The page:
Nightingale like desire to fly high into the unknown. English Lyric poetry has been developed partly out of indigenous folk-song and partly under the influence of Greek and Greco-Roman models. Folk-songs were the utterances of a single person where as Classical Lyrics were choral or even orchestra. Shelleys Lyrics, however, contains the spirit of the both. The following lines from Prometheus Unbound describe the unpremeditated, effortless and spontaneous quality of Shelleys Lyrics and, of course, this is his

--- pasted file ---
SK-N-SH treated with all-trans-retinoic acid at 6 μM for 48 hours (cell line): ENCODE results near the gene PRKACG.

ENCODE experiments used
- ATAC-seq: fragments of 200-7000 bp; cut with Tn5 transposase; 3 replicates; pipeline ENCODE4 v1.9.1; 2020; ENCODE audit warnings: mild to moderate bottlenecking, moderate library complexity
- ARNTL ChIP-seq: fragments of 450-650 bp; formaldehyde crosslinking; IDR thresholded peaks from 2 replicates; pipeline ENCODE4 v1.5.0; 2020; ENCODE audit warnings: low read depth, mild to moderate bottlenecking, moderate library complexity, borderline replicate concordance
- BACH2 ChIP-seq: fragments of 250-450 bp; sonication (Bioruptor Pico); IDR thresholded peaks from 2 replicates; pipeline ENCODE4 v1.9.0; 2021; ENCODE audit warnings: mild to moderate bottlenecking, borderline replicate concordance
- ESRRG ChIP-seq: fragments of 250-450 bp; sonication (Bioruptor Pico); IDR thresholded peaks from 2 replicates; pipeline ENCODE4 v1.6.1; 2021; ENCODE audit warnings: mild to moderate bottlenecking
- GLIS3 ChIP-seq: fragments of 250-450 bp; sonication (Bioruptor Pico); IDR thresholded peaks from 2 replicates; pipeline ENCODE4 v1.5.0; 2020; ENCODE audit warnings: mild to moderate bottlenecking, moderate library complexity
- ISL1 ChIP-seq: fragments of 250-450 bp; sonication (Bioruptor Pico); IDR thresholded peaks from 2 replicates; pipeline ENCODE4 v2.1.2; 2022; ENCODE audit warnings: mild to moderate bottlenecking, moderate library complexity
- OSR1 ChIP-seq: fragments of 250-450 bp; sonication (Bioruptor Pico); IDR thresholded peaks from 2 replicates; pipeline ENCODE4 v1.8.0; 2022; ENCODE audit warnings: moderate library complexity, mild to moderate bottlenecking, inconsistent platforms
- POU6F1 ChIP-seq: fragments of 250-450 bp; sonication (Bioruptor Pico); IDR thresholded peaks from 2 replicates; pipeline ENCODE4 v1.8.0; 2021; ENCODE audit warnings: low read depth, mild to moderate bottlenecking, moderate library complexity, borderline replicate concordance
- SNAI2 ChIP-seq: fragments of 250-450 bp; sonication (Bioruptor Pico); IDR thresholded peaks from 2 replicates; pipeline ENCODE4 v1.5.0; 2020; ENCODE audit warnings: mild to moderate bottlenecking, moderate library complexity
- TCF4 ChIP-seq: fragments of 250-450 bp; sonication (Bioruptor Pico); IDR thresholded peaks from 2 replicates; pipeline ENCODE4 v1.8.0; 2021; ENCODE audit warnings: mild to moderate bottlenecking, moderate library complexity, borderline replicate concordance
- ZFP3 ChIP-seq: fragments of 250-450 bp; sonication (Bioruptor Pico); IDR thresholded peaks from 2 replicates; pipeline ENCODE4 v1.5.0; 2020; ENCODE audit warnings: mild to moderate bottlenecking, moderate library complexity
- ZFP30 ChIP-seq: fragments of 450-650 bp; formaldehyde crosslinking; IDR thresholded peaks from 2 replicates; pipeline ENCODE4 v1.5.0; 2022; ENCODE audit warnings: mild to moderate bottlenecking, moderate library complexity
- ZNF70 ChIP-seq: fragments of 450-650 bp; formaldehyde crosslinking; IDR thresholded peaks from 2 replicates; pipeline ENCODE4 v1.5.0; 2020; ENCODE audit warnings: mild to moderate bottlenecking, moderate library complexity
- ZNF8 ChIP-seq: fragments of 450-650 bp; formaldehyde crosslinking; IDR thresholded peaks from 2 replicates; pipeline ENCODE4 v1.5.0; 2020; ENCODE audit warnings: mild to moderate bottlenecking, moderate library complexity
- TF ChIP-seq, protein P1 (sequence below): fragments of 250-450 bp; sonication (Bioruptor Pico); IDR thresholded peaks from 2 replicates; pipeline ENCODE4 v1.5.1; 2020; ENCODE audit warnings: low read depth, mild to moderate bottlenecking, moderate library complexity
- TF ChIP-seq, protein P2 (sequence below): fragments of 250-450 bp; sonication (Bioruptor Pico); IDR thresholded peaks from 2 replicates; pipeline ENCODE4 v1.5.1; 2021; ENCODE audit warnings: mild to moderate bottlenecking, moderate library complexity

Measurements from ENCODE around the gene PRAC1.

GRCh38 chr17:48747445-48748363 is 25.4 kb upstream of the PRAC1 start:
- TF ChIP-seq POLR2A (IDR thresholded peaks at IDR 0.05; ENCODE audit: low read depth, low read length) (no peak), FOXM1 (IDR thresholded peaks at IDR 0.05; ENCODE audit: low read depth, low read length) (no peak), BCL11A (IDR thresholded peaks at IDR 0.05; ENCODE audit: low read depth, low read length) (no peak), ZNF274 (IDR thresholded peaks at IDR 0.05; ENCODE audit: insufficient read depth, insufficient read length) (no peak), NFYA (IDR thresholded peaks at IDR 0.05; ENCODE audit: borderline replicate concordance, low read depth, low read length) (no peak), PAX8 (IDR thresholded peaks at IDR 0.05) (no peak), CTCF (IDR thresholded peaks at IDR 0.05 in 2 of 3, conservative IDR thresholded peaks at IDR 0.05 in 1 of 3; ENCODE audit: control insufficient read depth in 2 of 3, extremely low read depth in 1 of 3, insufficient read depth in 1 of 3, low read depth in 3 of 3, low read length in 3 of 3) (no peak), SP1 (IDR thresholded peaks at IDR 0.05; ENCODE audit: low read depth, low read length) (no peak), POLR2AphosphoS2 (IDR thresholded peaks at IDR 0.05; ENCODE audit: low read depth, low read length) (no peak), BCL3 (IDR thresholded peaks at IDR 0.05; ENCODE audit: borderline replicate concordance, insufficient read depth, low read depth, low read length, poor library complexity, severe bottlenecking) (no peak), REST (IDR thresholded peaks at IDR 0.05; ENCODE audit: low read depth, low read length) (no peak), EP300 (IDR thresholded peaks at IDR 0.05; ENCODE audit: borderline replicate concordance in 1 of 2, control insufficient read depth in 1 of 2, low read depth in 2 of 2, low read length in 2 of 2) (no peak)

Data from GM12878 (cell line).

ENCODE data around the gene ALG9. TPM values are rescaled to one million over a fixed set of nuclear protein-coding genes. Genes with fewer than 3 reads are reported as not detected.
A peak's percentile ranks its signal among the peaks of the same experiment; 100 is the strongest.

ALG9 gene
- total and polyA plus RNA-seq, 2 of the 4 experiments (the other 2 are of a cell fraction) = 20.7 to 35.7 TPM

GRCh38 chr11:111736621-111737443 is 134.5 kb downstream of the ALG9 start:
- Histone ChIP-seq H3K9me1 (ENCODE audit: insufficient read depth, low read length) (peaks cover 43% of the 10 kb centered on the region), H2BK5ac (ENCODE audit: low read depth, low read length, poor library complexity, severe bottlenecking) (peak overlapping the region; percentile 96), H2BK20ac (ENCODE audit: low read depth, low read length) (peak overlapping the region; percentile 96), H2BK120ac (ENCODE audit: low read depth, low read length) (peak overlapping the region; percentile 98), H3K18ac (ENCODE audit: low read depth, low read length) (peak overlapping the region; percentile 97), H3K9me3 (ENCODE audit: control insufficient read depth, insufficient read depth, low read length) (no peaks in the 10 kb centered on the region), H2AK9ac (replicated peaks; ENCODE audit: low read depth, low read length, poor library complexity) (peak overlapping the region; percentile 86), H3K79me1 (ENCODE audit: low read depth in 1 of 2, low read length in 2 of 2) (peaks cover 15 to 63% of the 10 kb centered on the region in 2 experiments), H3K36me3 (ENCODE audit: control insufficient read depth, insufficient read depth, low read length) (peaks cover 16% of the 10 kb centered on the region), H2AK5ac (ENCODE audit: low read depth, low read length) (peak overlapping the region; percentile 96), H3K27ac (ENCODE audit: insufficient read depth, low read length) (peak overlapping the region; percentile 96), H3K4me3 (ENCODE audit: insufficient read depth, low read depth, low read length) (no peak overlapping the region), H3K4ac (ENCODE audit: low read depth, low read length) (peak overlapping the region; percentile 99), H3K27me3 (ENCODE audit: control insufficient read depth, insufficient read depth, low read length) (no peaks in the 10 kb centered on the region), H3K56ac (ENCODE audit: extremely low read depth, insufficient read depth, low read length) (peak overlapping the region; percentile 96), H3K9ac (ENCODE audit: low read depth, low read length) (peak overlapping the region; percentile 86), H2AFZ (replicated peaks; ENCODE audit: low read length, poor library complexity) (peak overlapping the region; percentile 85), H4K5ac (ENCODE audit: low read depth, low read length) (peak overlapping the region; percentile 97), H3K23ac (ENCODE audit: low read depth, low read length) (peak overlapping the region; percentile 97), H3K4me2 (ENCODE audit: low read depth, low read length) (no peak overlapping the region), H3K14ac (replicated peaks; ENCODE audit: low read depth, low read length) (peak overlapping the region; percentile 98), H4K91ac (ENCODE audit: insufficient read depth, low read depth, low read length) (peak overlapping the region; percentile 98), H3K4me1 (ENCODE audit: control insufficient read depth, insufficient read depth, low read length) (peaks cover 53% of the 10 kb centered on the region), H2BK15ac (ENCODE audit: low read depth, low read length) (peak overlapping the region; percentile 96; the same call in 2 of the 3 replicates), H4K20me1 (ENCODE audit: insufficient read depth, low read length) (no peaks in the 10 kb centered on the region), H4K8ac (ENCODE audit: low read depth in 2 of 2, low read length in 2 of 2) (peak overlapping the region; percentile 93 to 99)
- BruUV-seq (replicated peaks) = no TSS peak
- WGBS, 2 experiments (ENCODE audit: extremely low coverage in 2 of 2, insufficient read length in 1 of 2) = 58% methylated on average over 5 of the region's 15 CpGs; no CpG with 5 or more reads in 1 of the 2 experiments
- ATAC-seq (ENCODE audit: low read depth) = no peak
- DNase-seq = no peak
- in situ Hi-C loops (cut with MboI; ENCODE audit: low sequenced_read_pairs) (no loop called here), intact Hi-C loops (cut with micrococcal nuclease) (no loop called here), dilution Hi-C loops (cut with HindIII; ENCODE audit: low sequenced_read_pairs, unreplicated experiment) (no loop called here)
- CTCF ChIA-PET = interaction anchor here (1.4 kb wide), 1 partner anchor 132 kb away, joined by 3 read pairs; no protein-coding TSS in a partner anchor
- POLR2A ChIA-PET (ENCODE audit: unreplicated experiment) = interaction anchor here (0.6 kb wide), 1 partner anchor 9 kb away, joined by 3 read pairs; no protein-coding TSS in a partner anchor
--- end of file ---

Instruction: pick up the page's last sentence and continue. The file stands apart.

first Lyric poem which heralded the emergence of one of the greatest Lyric poets in English: From unremembered ages we Gentle guides and guardians be Of heaven ----oppressed mortality; And we breathe, and sicken not, The atmosphere of human thought. The Classical influence in Shelley came straight from the Classics, and he used it with a Greek lucidity and sonority, and yet with all the native music of the language, to express general ideas that had never been expressed before in Lyric poetry: Swift as the radiant shapes of sleep From one whose dreams are Paradise Fly, when the fond wretch wakes to weep, And Day peers forth with her blank eyes So fleet, so faint, so fair-There is more symmetry and simplicity of form as well as theme in the closing Chorus. But the music has the same clearness, the same swift yet stately movement: A Loftier Argo cleaves the main Fraught with a richer prize Another Orpheus sings again And loves, and weeps and dies.